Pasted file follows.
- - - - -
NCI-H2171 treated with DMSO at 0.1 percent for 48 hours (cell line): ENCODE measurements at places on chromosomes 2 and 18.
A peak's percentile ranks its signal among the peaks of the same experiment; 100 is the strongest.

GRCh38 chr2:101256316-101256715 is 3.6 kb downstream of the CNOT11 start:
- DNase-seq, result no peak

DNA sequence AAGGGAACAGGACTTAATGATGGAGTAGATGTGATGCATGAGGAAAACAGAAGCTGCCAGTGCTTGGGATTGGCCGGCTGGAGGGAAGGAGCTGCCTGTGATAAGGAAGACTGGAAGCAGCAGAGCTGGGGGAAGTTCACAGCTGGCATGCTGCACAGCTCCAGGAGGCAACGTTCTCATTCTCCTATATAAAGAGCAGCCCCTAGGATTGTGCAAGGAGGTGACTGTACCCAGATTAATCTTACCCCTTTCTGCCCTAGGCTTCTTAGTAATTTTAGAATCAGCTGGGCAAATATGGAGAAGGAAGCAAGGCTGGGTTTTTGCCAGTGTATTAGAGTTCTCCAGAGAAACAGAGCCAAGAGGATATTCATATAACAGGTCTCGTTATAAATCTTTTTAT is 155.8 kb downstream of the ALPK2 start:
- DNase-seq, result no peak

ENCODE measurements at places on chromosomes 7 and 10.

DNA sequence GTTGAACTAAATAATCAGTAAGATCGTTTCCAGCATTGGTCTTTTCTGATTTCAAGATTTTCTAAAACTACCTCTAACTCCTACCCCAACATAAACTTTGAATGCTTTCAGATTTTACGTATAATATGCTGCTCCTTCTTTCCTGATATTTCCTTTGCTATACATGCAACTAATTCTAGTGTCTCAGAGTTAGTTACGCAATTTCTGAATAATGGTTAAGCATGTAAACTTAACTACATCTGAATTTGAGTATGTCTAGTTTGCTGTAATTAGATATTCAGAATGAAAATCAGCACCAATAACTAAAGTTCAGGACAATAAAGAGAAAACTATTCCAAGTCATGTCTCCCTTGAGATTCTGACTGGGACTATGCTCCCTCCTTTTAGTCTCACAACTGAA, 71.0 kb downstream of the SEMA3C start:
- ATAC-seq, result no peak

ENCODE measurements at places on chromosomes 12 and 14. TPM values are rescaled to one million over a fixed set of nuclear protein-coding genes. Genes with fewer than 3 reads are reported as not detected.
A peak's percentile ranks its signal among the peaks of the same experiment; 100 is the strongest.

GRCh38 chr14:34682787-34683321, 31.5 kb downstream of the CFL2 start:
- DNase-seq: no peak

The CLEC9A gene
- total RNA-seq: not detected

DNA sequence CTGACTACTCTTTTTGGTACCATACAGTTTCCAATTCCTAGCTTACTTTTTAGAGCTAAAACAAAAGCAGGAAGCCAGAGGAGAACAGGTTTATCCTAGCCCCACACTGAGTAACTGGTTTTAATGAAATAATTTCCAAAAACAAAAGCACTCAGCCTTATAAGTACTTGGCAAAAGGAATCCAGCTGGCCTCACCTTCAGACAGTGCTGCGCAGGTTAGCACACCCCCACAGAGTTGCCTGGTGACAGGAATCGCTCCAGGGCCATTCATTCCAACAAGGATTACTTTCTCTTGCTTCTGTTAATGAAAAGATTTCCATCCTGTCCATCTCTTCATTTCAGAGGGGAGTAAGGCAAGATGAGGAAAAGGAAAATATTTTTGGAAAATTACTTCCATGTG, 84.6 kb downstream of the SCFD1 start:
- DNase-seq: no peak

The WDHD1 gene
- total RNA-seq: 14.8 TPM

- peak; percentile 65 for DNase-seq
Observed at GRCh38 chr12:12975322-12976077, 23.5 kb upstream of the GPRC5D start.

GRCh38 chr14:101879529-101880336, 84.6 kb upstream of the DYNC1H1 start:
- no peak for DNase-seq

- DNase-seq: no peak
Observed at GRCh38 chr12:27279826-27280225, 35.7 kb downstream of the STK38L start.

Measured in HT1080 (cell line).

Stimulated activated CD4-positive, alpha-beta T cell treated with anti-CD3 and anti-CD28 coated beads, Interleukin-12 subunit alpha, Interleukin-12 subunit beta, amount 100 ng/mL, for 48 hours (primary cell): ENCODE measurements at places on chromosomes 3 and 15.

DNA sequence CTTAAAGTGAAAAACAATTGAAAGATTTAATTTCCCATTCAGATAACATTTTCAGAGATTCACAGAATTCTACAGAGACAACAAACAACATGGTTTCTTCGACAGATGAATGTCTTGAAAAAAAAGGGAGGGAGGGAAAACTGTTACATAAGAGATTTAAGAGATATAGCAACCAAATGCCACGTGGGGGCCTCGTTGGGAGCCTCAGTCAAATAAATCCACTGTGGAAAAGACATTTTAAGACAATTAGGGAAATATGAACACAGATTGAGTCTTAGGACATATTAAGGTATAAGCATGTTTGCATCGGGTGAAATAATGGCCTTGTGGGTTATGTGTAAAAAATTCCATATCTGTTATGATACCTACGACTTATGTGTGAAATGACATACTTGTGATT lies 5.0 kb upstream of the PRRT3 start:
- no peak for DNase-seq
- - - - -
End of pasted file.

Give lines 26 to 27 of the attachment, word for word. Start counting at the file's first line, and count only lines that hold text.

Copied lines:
Measured in HT1080 (cell line).

Stimulated activated CD4-positive, alpha-beta T cell treated with anti-CD3 and anti-CD28 coated beads, Interleukin-12 subunit alpha, Interleukin-12 subunit beta, amount 100 ng/mL, for 48 hours (primary cell): ENCODE measurements at places on chromosomes 3 and 15.